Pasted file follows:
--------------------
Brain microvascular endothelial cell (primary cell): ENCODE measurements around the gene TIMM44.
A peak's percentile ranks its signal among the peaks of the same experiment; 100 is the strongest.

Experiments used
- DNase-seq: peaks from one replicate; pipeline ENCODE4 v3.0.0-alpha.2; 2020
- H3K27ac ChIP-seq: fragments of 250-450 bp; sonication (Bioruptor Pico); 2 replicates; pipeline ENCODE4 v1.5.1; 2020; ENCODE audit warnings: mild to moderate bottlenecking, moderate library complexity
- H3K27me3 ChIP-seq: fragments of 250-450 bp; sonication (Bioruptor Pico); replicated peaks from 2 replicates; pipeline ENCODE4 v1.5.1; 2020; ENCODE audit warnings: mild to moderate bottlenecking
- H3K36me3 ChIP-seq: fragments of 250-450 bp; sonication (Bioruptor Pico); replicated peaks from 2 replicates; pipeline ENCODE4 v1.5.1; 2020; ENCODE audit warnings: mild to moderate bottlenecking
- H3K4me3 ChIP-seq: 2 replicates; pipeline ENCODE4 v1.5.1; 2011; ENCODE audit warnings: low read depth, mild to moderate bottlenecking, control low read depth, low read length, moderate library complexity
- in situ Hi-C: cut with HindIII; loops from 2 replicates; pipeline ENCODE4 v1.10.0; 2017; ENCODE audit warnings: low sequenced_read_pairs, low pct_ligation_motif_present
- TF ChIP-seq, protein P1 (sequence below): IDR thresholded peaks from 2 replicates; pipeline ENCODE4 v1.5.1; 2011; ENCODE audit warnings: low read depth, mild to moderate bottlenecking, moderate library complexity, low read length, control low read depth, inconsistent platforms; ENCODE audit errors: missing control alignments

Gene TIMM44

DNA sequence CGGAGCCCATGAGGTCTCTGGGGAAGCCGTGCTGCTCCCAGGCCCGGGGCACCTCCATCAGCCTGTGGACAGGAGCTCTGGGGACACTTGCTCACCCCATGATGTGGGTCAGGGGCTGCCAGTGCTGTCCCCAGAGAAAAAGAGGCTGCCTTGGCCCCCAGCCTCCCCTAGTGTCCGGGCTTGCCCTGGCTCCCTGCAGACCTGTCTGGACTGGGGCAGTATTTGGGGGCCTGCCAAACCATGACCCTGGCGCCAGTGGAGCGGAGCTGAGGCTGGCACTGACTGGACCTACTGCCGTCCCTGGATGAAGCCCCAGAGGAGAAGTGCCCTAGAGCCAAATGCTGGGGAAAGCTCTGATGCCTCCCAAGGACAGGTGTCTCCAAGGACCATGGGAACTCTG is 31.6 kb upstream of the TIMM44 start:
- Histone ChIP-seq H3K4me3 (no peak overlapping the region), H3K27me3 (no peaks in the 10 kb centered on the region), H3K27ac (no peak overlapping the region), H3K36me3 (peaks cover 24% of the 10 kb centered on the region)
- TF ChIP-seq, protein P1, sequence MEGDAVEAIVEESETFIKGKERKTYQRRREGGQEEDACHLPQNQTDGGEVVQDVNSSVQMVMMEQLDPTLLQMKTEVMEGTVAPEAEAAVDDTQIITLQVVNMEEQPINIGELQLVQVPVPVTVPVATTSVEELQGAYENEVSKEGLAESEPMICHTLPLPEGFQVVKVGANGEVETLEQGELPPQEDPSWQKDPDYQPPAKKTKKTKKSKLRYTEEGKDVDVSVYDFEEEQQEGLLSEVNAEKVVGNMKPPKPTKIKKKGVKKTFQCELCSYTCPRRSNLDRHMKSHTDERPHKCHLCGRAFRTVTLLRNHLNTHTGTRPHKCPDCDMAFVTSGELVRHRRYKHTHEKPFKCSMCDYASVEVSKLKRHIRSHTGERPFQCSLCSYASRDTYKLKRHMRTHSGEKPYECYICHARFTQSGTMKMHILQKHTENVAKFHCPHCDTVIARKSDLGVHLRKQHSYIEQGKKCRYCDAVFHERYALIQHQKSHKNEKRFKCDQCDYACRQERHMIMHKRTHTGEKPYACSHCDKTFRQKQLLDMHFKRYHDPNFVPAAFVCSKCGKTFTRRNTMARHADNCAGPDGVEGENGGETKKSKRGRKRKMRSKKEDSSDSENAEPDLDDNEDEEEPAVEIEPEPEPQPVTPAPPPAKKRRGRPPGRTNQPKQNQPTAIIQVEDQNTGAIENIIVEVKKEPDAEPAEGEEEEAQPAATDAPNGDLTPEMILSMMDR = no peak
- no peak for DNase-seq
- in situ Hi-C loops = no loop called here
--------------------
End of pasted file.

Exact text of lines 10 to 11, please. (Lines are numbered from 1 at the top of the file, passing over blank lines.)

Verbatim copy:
- TF ChIP-seq, protein P1 (sequence below): IDR thresholded peaks from 2 replicates; pipeline ENCODE4 v1.5.1; 2011; ENCODE audit warnings: low read depth, mild to moderate bottlenecking, moderate library complexity, low read length, control low read depth, inconsistent platforms; ENCODE audit errors: missing control alignments

Gene TIMM44